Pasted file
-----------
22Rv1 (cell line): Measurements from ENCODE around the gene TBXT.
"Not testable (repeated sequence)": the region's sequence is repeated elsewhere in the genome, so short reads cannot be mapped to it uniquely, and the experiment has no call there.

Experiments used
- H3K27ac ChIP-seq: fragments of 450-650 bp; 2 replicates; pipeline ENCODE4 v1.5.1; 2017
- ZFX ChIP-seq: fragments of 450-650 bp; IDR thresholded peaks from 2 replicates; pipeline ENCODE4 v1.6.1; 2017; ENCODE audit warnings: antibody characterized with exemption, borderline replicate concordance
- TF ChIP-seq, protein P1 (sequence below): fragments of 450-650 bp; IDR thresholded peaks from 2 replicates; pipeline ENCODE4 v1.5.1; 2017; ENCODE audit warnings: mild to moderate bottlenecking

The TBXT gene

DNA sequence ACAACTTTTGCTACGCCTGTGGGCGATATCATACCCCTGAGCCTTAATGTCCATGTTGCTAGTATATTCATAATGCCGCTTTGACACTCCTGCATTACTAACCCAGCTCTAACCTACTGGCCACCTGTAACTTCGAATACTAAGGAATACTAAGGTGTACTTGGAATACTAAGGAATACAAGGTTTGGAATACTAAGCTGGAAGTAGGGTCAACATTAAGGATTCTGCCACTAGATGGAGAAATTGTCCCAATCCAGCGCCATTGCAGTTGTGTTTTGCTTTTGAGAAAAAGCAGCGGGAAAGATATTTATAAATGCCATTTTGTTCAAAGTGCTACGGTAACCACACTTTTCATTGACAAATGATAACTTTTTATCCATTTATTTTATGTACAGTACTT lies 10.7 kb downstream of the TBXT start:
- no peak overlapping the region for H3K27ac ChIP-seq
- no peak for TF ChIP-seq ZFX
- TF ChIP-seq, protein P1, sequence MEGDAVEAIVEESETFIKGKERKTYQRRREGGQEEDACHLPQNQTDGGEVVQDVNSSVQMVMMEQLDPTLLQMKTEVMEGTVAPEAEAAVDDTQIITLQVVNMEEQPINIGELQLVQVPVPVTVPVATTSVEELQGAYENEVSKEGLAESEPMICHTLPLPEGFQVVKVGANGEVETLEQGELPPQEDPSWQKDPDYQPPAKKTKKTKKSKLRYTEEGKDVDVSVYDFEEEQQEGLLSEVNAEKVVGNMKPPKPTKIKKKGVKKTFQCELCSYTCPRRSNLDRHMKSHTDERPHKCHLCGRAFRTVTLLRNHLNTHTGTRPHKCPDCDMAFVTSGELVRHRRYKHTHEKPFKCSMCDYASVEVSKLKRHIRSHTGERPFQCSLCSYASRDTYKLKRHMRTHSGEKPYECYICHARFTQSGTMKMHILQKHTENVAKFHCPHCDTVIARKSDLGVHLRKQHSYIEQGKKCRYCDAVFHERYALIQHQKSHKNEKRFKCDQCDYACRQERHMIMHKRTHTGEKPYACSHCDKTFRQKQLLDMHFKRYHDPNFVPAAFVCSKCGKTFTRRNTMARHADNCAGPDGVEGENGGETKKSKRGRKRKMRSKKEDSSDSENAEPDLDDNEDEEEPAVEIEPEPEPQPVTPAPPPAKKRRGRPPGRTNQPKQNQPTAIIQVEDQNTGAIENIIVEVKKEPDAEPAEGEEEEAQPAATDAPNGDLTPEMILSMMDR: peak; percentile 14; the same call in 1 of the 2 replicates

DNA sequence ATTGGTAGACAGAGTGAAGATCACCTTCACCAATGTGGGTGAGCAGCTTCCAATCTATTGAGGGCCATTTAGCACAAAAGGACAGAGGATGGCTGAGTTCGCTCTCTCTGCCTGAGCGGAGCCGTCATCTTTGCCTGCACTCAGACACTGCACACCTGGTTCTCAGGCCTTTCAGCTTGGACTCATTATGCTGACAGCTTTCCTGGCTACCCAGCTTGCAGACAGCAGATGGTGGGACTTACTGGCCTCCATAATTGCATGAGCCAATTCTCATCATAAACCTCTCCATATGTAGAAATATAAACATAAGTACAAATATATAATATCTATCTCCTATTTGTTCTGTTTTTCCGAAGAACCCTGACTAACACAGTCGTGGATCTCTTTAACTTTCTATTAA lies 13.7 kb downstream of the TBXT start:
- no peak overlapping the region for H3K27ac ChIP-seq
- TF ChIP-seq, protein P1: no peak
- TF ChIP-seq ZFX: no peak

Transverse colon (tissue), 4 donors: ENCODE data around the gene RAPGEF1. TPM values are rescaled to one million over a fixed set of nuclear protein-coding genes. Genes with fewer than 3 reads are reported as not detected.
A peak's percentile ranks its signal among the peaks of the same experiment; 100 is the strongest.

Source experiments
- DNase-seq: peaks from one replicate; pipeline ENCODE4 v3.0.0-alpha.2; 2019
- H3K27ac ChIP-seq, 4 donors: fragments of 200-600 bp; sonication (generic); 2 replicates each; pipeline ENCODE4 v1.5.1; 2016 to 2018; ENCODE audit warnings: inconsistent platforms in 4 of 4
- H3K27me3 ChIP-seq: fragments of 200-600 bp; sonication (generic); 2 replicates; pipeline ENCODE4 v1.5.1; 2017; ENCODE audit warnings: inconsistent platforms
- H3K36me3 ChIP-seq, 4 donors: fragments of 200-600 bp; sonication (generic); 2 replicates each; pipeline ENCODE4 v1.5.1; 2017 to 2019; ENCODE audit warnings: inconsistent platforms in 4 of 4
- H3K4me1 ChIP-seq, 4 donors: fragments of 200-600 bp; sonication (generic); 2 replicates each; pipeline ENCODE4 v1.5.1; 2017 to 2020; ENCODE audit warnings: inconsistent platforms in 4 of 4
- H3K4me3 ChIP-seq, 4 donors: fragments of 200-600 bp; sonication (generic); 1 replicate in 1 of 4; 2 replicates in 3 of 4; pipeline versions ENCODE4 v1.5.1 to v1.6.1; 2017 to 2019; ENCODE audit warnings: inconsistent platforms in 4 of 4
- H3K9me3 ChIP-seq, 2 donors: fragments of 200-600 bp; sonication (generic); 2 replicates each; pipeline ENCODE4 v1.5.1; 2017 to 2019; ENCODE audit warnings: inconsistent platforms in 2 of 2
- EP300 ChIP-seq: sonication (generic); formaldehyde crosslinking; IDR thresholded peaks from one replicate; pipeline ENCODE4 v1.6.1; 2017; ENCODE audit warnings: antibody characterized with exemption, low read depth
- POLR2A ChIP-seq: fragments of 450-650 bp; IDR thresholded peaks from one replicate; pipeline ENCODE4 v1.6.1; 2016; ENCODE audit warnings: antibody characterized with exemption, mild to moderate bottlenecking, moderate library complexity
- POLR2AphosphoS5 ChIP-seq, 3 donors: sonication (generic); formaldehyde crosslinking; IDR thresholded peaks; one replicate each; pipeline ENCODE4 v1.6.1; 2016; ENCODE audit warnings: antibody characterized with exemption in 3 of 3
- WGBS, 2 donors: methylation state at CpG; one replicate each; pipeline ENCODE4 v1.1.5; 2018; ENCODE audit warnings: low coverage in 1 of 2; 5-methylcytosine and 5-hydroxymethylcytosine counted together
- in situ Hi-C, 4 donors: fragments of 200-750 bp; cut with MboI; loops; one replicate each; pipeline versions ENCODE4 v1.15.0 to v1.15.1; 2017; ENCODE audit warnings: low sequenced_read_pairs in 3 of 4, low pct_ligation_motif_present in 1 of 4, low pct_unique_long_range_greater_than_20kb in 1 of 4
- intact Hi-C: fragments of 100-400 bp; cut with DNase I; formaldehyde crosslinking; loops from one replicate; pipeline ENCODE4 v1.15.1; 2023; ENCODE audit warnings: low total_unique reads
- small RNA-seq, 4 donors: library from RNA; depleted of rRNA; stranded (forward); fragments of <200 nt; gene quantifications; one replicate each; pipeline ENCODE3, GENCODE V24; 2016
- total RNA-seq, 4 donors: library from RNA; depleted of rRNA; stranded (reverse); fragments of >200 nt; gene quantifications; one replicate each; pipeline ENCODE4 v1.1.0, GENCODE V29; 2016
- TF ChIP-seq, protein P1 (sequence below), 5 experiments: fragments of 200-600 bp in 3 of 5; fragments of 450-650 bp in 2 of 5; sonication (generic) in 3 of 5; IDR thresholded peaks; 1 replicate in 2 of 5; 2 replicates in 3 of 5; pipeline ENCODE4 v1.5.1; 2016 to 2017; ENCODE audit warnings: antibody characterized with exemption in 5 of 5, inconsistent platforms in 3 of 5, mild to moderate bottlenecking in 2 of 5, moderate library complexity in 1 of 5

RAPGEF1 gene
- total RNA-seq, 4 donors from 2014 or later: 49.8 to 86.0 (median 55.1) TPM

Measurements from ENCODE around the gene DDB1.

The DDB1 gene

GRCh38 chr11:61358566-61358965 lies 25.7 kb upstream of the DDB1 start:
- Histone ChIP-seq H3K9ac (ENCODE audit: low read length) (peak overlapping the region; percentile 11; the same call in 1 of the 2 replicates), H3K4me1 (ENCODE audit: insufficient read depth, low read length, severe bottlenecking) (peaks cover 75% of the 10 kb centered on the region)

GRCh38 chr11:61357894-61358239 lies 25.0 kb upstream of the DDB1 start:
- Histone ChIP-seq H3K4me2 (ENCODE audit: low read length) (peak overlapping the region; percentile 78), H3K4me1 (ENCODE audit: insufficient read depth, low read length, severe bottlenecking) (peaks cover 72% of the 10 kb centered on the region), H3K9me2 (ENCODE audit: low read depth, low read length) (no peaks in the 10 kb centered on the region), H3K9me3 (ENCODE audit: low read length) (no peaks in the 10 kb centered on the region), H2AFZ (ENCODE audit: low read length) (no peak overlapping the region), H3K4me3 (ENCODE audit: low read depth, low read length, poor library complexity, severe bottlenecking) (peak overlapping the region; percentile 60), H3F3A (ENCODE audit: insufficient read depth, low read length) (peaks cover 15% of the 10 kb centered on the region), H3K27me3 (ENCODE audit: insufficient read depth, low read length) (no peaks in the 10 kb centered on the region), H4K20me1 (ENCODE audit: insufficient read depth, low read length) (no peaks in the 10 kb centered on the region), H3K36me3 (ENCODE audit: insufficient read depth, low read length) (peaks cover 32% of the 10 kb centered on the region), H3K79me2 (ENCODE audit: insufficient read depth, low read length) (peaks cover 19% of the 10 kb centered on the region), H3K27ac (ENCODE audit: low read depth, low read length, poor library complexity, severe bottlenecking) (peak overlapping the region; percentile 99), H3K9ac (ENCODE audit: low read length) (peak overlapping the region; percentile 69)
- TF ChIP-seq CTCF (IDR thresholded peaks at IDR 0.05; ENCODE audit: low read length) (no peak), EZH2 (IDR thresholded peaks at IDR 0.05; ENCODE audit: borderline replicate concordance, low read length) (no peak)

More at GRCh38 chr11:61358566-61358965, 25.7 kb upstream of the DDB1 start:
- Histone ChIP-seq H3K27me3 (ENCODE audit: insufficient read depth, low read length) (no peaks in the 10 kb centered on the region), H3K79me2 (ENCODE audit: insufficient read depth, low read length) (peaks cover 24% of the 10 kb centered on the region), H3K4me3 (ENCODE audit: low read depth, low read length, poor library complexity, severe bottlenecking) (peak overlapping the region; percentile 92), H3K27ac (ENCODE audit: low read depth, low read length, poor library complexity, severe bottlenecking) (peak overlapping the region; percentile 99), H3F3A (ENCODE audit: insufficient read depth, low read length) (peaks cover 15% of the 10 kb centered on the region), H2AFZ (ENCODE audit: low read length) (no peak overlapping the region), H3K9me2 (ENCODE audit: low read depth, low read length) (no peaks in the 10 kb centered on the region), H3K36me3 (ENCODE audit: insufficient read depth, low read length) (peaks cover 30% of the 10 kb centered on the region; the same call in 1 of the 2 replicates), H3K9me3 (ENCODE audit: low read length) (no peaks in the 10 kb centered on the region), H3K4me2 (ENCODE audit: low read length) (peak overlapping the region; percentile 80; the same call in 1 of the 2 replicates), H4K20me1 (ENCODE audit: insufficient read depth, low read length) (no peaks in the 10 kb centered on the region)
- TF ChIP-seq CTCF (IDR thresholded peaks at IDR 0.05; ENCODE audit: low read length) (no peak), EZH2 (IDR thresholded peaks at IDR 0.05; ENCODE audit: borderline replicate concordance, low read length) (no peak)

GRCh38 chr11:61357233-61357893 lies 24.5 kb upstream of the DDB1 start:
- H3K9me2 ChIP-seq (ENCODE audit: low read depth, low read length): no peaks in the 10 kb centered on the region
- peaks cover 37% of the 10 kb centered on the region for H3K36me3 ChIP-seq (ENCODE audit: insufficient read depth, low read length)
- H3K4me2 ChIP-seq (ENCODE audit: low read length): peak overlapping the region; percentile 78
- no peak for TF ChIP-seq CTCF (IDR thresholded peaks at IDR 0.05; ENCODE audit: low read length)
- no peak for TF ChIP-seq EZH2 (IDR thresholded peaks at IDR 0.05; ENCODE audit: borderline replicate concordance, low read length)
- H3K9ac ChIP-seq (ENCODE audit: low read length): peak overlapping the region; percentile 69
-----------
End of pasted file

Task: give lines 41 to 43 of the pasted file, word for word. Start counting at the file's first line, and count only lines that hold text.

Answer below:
GRCh38 chr11:61357894-61358239 lies 25.0 kb upstream of the DDB1 start:
- Histone ChIP-seq H3K4me2 (ENCODE audit: low read length) (peak overlapping the region; percentile 78), H3K4me1 (ENCODE audit: insufficient read depth, low read length, severe bottlenecking) (peaks cover 72% of the 10 kb centered on the region), H3K9me2 (ENCODE audit: low read depth, low read length) (no peaks in the 10 kb centered on the region), H3K9me3 (ENCODE audit: low read length) (no peaks in the 10 kb centered on the region), H2AFZ (ENCODE audit: low read length) (no peak overlapping the region), H3K4me3 (ENCODE audit: low read depth, low read length, poor library complexity, severe bottlenecking) (peak overlapping the region; percentile 60), H3F3A (ENCODE audit: insufficient read depth, low read length) (peaks cover 15% of the 10 kb centered on the region), H3K27me3 (ENCODE audit: insufficient read depth, low read length) (no peaks in the 10 kb centered on the region), H4K20me1 (ENCODE audit: insufficient read depth, low read length) (no peaks in the 10 kb centered on the region), H3K36me3 (ENCODE audit: insufficient read depth, low read length) (peaks cover 32% of the 10 kb centered on the region), H3K79me2 (ENCODE audit: insufficient read depth, low read length) (peaks cover 19% of the 10 kb centered on the region), H3K27ac (ENCODE audit: low read depth, low read length, poor library complexity, severe bottlenecking) (peak overlapping the region; percentile 99), H3K9ac (ENCODE audit: low read length) (peak overlapping the region; percentile 69)
- TF ChIP-seq CTCF (IDR thresholded peaks at IDR 0.05; ENCODE audit: low read length) (no peak), EZH2 (IDR thresholded peaks at IDR 0.05; ENCODE audit: borderline replicate concordance, low read length) (no peak)